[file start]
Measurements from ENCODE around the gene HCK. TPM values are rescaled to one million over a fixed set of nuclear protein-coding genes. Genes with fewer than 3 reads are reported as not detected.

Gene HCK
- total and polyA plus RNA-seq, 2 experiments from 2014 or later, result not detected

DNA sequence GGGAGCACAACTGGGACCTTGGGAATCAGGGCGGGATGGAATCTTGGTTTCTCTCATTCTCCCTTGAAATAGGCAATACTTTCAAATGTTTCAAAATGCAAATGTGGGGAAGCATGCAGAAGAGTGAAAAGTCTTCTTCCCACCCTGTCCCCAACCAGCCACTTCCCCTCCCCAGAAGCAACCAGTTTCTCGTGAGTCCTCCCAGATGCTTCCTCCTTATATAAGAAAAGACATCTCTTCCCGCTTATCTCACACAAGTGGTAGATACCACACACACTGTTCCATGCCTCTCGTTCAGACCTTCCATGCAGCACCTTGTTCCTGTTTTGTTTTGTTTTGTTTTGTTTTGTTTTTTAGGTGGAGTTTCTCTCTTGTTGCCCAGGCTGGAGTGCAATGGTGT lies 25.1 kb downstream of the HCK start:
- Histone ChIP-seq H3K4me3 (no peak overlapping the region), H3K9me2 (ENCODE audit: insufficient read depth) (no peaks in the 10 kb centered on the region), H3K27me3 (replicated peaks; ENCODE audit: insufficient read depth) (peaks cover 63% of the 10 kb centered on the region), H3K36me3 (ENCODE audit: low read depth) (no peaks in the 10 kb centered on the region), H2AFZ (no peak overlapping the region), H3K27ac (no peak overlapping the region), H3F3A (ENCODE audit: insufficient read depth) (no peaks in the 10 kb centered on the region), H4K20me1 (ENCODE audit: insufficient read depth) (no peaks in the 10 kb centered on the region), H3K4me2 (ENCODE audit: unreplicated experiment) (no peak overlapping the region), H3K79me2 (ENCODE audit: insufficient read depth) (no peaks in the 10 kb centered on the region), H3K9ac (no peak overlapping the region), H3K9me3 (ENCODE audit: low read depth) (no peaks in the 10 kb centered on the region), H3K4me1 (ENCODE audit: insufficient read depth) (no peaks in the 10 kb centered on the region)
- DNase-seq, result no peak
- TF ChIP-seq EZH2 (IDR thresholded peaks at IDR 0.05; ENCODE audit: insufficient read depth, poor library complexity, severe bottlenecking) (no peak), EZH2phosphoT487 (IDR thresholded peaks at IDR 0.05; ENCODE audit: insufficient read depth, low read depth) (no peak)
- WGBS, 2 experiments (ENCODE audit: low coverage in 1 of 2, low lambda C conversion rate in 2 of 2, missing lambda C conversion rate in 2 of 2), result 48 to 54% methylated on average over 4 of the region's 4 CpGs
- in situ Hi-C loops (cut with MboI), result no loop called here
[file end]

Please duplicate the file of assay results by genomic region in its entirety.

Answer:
Measurements from ENCODE around the gene HCK. TPM values are rescaled to one million over a fixed set of nuclear protein-coding genes. Genes with fewer than 3 reads are reported as not detected.

Gene HCK
- total and polyA plus RNA-seq, 2 experiments from 2014 or later, result not detected

DNA sequence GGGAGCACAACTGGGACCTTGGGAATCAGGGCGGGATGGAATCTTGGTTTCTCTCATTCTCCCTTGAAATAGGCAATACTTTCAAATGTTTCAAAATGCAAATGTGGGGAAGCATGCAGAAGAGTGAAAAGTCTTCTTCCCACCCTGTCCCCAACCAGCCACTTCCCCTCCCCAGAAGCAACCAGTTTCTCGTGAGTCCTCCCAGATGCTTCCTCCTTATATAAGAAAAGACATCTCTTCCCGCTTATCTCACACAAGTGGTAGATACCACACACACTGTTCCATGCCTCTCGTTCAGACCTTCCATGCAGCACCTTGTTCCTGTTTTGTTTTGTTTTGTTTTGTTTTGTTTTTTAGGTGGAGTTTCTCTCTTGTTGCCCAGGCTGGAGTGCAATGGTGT lies 25.1 kb downstream of the HCK start:
- Histone ChIP-seq H3K4me3 (no peak overlapping the region), H3K9me2 (ENCODE audit: insufficient read depth) (no peaks in the 10 kb centered on the region), H3K27me3 (replicated peaks; ENCODE audit: insufficient read depth) (peaks cover 63% of the 10 kb centered on the region), H3K36me3 (ENCODE audit: low read depth) (no peaks in the 10 kb centered on the region), H2AFZ (no peak overlapping the region), H3K27ac (no peak overlapping the region), H3F3A (ENCODE audit: insufficient read depth) (no peaks in the 10 kb centered on the region), H4K20me1 (ENCODE audit: insufficient read depth) (no peaks in the 10 kb centered on the region), H3K4me2 (ENCODE audit: unreplicated experiment) (no peak overlapping the region), H3K79me2 (ENCODE audit: insufficient read depth) (no peaks in the 10 kb centered on the region), H3K9ac (no peak overlapping the region), H3K9me3 (ENCODE audit: low read depth) (no peaks in the 10 kb centered on the region), H3K4me1 (ENCODE audit: insufficient read depth) (no peaks in the 10 kb centered on the region)
- DNase-seq, result no peak
- TF ChIP-seq EZH2 (IDR thresholded peaks at IDR 0.05; ENCODE audit: insufficient read depth, poor library complexity, severe bottlenecking) (no peak), EZH2phosphoT487 (IDR thresholded peaks at IDR 0.05; ENCODE audit: insufficient read depth, low read depth) (no peak)
- WGBS, 2 experiments (ENCODE audit: low coverage in 1 of 2, low lambda C conversion rate in 2 of 2, missing lambda C conversion rate in 2 of 2), result 48 to 54% methylated on average over 4 of the region's 4 CpGs
- in situ Hi-C loops (cut with MboI), result no loop called here